Jennifer Hurtgen, Project Coordinator, previously taught kindergarten in public and private schools in Orange and Chatham counties. She holds a Master of Education in Curriculum and Instruction from the University of North Carolina at Greensboro and is licensed to teach grades K-6. She has worked on child, family, and education research projects at UNC and Duke since 2015.
Laronda Blessing, Field Team Coordinator, previously worked in Durham Public Schools coordinating an after school enrichment program as well as school pantry programs. Prior to that, she taught English as a Second Language to adults in Minnesota and Iowa.
Teresa Longenecker, Senior Data Tech, previously worked with dual language kindergarteners in Spanish for an evaluation of the North Carolina Pre-K program. In Wake County, she provided health and education services to Latino families and youth in the public schools. She also taught ESL to adults.
Darlene Brooks, Senior Data Tech, retired from a 12-year career as a high school math teacher, having worked in both Durham and Wake counties. She volunteers with several organizations that have outreach to children and adolescents living in the Triangle area.
Mary P. Clayton
Mary Clayton, Senior Data Tech, was an instructional facilitator for the Durham Public Schools and the language arts coordinator for Chapel Hill-Carrboro City Schools. She served as a reading recovery teacher leader, reading specialist, and classroom teacher in the Durham Public Schools. She is a graduate of Tulane University, received an M.ED. from the University of North Carolina at Chapel Hill.
Alvaro Fernandez da Ponte
Alvaro Fernandez da Ponte, Undergraduate Research Aide, is studying public policy at Duke University. He is bilingual (Spanish/English) and benefited from the ESL setting as a young learner.
PD Workshop Team
Steve Amendum is a professor in the School of Education in the College of Education and Human Development at the University of Delaware. He studies early reading development, literacy development and instruction for multilingual learners, and evidence-based classroom literacy instruction. He also supports schools and classroom practitioners by providing effective professional learning. He has a PhD in literacy education from the University of North Carolina at Chapel Hill and an MEd in reading education from the University of North Carolina at Charlotte.
Amy Wadia, Implementation Coach, earned her B.A. in English and an M.A. in elementary education and reading from West Virginia University. She has previous experience as a North Carolina public school teacher working as an elementary teacher and instructional coach.
Leslie Babinski is an associate research professor in the Center for Child and Family Policy in the Sanford School of Public Policy at Duke University. Her areas of expertise are in teacher consultation and collaboration, teacher professional development, and school-based interventions for children and adolescents. Dr. Babinski has an MA and PhD in educational and school psychology from the University of California, Berkeley.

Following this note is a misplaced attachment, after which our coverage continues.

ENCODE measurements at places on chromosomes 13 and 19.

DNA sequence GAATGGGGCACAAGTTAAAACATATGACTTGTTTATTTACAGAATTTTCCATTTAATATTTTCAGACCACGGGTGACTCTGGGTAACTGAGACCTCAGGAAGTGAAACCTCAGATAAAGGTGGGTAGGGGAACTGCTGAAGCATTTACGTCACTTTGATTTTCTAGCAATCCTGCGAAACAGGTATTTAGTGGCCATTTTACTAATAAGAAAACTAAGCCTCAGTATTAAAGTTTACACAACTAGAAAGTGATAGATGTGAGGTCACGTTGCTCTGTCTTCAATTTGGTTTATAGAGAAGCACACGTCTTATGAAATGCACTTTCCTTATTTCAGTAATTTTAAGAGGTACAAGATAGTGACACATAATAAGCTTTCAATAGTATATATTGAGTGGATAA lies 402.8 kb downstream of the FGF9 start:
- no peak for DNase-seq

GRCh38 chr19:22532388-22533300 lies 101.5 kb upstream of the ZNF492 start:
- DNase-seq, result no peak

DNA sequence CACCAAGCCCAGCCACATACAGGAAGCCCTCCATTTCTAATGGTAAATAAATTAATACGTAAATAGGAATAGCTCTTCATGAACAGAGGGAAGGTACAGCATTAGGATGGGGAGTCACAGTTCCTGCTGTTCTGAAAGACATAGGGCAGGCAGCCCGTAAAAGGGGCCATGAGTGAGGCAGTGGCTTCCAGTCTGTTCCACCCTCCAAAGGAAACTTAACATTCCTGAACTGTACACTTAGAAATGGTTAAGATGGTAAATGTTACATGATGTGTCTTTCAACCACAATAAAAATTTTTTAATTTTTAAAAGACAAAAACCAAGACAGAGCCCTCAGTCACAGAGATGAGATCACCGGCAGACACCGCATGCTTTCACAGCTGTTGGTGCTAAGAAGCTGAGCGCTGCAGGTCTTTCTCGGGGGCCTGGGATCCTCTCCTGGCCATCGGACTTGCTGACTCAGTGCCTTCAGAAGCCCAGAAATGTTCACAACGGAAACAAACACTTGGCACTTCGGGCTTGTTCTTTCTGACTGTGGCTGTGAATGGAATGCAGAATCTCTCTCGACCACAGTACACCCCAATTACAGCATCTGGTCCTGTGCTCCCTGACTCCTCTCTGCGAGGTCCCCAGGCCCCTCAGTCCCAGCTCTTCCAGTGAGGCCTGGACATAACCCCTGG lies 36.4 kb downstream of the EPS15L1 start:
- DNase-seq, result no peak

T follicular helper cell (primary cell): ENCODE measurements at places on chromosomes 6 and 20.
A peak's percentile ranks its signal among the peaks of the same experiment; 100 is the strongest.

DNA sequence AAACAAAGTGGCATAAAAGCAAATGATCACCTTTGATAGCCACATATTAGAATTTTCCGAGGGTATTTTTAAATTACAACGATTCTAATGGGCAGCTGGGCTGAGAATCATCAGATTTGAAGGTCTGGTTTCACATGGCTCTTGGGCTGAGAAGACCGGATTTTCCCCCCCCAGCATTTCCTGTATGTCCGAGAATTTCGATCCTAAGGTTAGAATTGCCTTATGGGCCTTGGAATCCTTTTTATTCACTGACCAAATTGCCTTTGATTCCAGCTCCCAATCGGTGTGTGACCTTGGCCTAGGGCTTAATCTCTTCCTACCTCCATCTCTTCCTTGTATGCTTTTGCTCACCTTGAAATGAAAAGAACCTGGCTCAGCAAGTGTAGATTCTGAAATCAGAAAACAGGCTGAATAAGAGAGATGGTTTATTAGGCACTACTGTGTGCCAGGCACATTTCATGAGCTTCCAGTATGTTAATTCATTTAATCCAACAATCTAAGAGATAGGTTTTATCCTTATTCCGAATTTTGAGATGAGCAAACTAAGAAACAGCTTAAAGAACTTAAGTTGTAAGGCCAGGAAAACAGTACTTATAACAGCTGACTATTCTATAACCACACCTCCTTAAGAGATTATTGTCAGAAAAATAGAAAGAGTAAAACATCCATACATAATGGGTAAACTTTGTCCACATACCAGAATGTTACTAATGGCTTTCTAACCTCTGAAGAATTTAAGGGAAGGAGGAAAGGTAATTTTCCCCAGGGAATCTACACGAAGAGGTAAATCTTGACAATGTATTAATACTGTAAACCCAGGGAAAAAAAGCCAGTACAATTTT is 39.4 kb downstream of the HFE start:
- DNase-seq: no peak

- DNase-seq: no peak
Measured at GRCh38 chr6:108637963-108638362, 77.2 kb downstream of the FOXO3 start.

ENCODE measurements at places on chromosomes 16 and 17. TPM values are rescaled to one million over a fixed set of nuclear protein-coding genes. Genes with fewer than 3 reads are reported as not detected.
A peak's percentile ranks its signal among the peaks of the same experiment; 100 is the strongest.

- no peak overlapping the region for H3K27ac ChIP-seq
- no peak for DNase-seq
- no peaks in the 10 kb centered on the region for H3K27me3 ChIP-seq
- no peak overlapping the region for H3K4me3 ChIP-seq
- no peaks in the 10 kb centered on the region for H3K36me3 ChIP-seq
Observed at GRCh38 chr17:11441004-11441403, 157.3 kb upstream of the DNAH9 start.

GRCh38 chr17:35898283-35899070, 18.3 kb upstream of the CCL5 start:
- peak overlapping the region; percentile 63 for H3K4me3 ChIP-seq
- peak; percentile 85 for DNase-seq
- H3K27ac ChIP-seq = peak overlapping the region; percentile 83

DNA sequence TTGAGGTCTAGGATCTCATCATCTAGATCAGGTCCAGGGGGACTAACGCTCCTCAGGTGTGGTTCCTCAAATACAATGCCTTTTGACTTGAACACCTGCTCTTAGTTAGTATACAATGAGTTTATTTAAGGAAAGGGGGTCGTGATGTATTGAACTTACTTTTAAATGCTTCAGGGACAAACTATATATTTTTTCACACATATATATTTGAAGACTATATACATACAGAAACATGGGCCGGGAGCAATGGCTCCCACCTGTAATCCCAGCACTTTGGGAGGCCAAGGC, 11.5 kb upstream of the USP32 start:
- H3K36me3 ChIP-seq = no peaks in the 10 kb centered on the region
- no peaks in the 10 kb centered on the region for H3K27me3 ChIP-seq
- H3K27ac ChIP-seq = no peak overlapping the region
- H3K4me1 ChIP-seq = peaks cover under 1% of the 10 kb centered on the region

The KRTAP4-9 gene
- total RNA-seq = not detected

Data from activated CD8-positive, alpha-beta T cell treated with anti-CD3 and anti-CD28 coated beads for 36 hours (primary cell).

Dr. Martinez is a Latinx researcher who was raised and attended public schools in Los Angeles, had immigrant parents who didn’t graduate high school, and was an underserved/underresourced foster youth. Robert was also a first-generation college graduate who lacked sufficient career and college readiness self-efficacy and access information for postsecondary education throughout my K-14 experience. A commitment to community engagement, social justice, and understanding the perspectives and assets of underrepresented communities is fundamental to his personal beliefs and values as a faculty member within the School of Education at UNC-CH.
Steven Knotek is an associate professor and the coordinator of the School Psychology Program at the University of North Carolina at Chapel Hill. He studies the use of a human-centered design approach to co-design innovations with community stakeholders (i.e., parents and teachers). He is also and is developing an implementation coaching model to bridge the science-to-service gap and allow innovation adopters (e.g., teachers, coaches) to adapt evidence-based programs to be culturally responsive. He has an MA in counseling from the University of San Francisco, and a PhD in educational and school psychology from the University of California, Berkeley.
Madeline Carrig is the Associate Director of the Data Core of the Center for the Study of Adolescent Risk and Resilience (C-StARR). She earned an undergraduate degree in mathematics a Ph.D. in Clinical Psychology with an emphasis in quantitative methods from The University of North Carolina at Chapel Hill in 2005. Madeline also serves as the instructor for the first-year graduate applied statistics sequence in the Department of Psychology and Neuroscience.
Ieled Keck, Senior Data Tech, has 26 years of teaching experience in the public school systems of Georgia and North Carolina. Ieled has worked for the Center for Child and Family Policy at Duke in various studies involving Hispanic families and elementary school children and teachers.